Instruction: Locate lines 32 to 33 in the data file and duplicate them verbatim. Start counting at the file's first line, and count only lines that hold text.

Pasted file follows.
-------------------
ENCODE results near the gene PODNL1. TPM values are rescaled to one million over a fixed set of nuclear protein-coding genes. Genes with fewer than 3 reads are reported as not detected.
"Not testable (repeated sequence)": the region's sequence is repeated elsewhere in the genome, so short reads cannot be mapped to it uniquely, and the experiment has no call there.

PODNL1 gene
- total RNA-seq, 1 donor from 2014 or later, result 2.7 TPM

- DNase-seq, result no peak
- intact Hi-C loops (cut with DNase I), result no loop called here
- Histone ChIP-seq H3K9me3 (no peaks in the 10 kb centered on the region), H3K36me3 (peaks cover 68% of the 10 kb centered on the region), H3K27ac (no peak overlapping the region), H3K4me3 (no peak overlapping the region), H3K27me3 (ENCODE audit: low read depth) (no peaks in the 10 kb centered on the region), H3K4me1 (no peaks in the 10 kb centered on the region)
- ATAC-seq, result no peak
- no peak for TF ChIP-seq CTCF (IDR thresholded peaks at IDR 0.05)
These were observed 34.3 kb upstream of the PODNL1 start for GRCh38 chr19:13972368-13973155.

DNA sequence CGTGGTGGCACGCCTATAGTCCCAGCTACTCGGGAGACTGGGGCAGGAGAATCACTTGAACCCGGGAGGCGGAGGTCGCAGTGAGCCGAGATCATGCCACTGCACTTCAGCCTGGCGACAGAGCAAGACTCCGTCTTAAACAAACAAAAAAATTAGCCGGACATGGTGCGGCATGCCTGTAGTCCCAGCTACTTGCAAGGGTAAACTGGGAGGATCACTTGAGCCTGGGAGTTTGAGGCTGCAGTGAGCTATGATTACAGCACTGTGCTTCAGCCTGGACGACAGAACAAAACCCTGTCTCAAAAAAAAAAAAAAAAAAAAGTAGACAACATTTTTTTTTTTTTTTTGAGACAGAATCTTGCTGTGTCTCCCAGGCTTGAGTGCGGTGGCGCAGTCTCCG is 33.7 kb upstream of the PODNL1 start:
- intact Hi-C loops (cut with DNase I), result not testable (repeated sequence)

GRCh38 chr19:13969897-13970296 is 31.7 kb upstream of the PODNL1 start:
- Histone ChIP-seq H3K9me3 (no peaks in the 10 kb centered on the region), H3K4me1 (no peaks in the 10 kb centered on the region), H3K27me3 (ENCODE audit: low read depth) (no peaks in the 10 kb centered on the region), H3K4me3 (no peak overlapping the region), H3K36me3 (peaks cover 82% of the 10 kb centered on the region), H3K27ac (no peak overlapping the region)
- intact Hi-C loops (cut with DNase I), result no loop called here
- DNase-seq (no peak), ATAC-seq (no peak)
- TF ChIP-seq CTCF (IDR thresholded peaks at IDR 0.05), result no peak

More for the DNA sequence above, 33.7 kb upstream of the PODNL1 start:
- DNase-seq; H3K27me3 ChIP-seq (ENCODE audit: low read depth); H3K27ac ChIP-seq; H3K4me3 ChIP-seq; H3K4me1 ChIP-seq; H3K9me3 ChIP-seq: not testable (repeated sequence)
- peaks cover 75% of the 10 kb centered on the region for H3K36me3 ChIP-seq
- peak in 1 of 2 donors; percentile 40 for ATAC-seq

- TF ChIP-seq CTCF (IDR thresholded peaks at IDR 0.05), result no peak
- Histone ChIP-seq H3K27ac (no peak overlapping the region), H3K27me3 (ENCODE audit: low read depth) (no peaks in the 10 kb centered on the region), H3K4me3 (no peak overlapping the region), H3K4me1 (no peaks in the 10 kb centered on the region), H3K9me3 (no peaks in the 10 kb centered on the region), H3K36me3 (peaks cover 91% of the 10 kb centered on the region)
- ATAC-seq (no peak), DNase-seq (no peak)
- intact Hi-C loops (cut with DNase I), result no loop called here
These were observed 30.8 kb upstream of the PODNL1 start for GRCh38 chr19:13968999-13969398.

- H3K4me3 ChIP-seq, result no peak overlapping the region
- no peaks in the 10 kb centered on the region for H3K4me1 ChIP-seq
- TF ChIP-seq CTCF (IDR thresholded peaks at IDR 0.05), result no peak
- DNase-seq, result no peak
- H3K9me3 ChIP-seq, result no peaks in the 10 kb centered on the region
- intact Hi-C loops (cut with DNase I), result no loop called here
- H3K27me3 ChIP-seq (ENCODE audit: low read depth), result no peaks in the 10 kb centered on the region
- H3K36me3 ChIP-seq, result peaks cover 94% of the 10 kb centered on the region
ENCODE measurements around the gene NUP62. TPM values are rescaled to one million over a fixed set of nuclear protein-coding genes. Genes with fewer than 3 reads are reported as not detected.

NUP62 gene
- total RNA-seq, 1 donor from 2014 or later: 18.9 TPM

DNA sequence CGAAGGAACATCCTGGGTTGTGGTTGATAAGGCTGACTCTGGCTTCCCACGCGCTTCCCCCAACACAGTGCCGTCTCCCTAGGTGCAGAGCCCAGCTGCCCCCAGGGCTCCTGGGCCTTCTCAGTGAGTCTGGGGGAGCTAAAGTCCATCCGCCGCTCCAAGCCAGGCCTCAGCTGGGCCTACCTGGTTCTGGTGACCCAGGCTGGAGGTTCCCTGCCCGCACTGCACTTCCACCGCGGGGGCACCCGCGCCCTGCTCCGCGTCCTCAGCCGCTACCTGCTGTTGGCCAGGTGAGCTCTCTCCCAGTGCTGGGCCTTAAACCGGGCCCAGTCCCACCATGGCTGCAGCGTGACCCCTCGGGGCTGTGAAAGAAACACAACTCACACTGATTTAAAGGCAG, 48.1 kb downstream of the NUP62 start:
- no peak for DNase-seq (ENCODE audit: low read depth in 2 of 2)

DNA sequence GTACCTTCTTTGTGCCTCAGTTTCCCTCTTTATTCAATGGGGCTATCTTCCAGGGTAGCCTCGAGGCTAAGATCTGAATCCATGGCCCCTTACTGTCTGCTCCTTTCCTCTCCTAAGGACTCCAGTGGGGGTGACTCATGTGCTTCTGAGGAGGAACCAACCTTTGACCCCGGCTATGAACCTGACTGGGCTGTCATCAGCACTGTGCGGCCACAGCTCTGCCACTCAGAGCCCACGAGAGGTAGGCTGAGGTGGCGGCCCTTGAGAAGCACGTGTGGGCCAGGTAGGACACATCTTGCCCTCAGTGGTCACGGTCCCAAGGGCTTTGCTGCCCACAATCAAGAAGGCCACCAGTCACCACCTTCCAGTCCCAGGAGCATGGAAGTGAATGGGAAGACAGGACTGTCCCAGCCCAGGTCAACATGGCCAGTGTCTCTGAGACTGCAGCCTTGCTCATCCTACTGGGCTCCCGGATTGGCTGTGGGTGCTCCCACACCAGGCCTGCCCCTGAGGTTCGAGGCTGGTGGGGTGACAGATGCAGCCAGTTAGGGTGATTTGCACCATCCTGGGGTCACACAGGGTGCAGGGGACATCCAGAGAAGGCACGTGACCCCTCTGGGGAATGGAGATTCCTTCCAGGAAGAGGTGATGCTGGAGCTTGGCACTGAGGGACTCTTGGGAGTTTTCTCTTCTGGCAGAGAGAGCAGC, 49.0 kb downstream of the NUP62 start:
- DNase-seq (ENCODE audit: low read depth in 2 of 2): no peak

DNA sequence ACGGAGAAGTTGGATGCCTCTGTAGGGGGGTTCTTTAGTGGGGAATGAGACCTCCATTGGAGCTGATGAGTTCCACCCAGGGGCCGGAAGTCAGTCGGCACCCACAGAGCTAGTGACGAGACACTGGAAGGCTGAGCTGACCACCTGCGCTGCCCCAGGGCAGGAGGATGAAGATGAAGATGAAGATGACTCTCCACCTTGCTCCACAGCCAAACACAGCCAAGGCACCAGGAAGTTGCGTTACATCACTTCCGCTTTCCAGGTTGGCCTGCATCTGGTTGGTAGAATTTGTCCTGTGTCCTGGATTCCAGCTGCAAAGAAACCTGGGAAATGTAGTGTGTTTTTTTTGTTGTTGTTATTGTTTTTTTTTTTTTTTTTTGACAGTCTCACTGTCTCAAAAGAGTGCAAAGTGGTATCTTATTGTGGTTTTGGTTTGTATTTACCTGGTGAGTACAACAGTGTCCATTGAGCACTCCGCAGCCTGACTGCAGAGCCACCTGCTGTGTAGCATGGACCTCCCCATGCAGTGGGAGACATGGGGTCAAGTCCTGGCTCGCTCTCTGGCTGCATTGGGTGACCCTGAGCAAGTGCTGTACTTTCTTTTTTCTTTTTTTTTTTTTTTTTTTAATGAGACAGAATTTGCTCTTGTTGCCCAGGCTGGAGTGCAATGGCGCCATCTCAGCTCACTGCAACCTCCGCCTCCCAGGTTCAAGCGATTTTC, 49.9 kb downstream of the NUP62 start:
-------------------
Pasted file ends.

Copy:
- intact Hi-C loops (cut with DNase I), result no loop called here
- H3K27me3 ChIP-seq (ENCODE audit: low read depth), result no peaks in the 10 kb centered on the region